The Red Sox concluded their most successful West Coast road trip in nearly three decades with plenty of unexpected contributions -- five shutout innings from emergency starter Kutter Crawford, a diving catch in right field from Rob Refsnyder -- but when it came time to put the exclamation point on this season-altering stretch, they had but one place to turn.
There's some irony in that verb choice, because "turn" is the last thing Rafael Devers did with a 94 mph Paul Sewald fastball on Sunday in Seattle.
The pitch was so far outside, you'd swear Devers could only have reached it by hopscotching over home plate, but he hammered it from the left-handed batter's box, sending a screaming line drive over the left field fence to provide the game's only offense in a 2-0 victory that sent the Red Sox back to Boston with eight wins in 10 games out west.
Since reaching Atlanta on May 10 with a 10-19 record, the Red Sox have been the hottest team in baseball. They're 22-10 in their last 32 games and have not only moved into the third wild card spot, a half game ahead of the Guardians, but they've pulled within 3.5 games of the Rays in the American League East. A month ago, they trailed Tampa by eight games.
There are plenty of reasons for their turnaround -- Trevor Story's insane May, J.D. Martinez's resurgence, a starting rotation that suddenly doesn't surrender runs -- but at the center of it all is Devers, who is finally making a legitimate run at the title of best hitter in baseball.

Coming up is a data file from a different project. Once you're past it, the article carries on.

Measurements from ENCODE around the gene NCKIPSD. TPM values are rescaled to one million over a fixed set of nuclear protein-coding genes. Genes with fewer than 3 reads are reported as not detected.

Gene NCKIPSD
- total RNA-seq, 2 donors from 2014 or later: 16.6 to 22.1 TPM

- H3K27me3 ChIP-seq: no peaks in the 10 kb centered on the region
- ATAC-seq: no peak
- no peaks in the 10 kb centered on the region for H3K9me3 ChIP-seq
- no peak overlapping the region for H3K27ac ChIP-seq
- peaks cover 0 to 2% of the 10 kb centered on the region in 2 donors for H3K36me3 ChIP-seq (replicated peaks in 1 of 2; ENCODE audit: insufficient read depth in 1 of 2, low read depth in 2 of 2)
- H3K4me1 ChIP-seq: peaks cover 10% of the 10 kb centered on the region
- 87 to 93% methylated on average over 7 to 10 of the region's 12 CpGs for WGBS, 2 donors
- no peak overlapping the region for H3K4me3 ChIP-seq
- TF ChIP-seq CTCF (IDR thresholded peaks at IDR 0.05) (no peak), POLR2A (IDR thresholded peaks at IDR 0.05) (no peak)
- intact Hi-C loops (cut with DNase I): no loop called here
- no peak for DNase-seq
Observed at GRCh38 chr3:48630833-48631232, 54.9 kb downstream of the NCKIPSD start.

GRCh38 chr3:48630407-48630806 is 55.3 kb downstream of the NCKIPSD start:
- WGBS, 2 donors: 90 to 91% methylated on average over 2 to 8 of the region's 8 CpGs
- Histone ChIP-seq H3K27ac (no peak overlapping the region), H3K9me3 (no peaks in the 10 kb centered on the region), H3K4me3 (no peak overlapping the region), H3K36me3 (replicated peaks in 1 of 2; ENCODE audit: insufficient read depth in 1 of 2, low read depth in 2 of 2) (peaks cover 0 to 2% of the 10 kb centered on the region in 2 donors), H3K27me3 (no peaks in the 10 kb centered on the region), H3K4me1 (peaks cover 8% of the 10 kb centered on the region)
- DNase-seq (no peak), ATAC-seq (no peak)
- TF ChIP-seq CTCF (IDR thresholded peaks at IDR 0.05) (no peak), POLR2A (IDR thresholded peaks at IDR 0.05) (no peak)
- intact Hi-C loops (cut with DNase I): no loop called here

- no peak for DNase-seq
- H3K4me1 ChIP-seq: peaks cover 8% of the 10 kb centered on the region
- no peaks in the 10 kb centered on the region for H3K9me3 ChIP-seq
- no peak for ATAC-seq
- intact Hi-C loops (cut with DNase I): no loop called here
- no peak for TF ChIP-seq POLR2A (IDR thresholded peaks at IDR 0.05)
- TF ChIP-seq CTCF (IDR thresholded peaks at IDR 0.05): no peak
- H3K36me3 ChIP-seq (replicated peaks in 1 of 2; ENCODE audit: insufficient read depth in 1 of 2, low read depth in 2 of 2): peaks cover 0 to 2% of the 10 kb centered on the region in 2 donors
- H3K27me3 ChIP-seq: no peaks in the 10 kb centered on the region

With all due respect to Yankees slugger Aaron Judge, a resurgent Paul Goldschmidt out in St. Louis, and old friend Mookie Betts, no one has had a better month than Devers. Since the Red Sox began turning things around in Atlanta, Devers is hitting .359 with 10 homers and 24 RBIs. His 2.5 WAR leads MLB in that span. He's hitting .335 overall with 14 homers, 35 RBIs, and a league-leading 83 hits.
Sunday's home run highlighted his absurd gifts. Not only was the high fastball well off the plate, it came on an 0-2 count. Devers' teammates and coaches could only marvel.
"I mean, he's the only person I've ever seen do that," Martinez told reporters, including Ian Browne of MLB.com. "It's unbelievable. We talk about it all the time. He can cover so many pitches where a normal person can't. It's funny, because you'll see him chase pitches and you're like, 'Oh, he's chasing,' and in my mind, I'm like, 'He's hit that pitch out. I've seen him do it a million times.' It's impressive."
"Unreal," Boston manager Alex Cora added, also per Browne. "You have to be perfect to hit a ball like that. He was for that swing. That's why sometimes we talk about him being patient, controlling the zone. You cannot take away his aggressiveness. And he can do that with bad pitches. Two-strike approach, he went the other way. Us humans, we hit line drives the other way. He hits homers the other way with two strikes."
Even the Mariners had to give credit where it was due.
"There might be one or two hitters in this league that can even square that ball up, let alone hit it out of the ballpark," manager Scott Servais told reporters. "You have to tip your hat."
Devers celebrated during his postgame interviews with soft-serve ice cream and mused that he hopes the machine is still in the visiting clubhouse next year. The Red Sox can only hope he stays red-hot.